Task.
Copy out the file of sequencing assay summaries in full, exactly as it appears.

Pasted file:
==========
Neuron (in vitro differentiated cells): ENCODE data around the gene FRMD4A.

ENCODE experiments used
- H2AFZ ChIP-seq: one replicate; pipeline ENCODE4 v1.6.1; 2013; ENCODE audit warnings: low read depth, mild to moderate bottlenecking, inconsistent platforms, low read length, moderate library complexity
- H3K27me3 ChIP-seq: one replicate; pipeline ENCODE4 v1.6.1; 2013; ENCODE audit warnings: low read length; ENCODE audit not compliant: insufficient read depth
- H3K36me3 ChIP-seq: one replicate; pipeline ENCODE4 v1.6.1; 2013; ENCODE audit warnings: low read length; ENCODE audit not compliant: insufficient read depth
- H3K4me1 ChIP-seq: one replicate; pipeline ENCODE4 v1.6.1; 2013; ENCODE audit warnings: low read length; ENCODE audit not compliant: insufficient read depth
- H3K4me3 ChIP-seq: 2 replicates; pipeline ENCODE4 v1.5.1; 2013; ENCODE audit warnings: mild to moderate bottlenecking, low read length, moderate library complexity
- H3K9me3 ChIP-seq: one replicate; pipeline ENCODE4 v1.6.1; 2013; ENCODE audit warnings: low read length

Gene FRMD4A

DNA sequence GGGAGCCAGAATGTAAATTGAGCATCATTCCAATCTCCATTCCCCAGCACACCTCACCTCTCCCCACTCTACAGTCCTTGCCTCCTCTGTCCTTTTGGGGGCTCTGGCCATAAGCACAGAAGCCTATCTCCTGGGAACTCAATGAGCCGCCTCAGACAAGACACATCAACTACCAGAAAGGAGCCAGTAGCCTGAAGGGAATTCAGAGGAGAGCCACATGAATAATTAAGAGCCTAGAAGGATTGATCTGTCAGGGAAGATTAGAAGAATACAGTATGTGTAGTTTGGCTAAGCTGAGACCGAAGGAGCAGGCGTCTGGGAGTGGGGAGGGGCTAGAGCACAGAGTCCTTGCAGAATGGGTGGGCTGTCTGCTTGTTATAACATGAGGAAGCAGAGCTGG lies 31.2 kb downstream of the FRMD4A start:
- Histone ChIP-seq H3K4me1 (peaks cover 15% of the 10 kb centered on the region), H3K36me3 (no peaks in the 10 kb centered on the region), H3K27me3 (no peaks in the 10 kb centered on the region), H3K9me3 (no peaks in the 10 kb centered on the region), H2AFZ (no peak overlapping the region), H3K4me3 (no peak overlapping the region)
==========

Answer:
Neuron (in vitro differentiated cells): ENCODE data around the gene FRMD4A.

ENCODE experiments used
- H2AFZ ChIP-seq: one replicate; pipeline ENCODE4 v1.6.1; 2013; ENCODE audit warnings: low read depth, mild to moderate bottlenecking, inconsistent platforms, low read length, moderate library complexity
- H3K27me3 ChIP-seq: one replicate; pipeline ENCODE4 v1.6.1; 2013; ENCODE audit warnings: low read length; ENCODE audit not compliant: insufficient read depth
- H3K36me3 ChIP-seq: one replicate; pipeline ENCODE4 v1.6.1; 2013; ENCODE audit warnings: low read length; ENCODE audit not compliant: insufficient read depth
- H3K4me1 ChIP-seq: one replicate; pipeline ENCODE4 v1.6.1; 2013; ENCODE audit warnings: low read length; ENCODE audit not compliant: insufficient read depth
- H3K4me3 ChIP-seq: 2 replicates; pipeline ENCODE4 v1.5.1; 2013; ENCODE audit warnings: mild to moderate bottlenecking, low read length, moderate library complexity
- H3K9me3 ChIP-seq: one replicate; pipeline ENCODE4 v1.6.1; 2013; ENCODE audit warnings: low read length

Gene FRMD4A

DNA sequence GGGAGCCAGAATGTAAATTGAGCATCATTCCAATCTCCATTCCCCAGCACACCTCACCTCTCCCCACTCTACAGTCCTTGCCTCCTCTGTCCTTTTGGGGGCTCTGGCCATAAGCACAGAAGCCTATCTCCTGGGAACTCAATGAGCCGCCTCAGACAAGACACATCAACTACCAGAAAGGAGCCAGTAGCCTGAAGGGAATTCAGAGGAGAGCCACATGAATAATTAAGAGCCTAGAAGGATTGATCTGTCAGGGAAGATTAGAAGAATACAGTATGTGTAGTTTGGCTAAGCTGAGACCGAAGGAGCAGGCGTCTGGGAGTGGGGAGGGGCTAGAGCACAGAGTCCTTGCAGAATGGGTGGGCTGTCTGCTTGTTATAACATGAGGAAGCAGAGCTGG lies 31.2 kb downstream of the FRMD4A start:
- Histone ChIP-seq H3K4me1 (peaks cover 15% of the 10 kb centered on the region), H3K36me3 (no peaks in the 10 kb centered on the region), H3K27me3 (no peaks in the 10 kb centered on the region), H3K9me3 (no peaks in the 10 kb centered on the region), H2AFZ (no peak overlapping the region), H3K4me3 (no peak overlapping the region)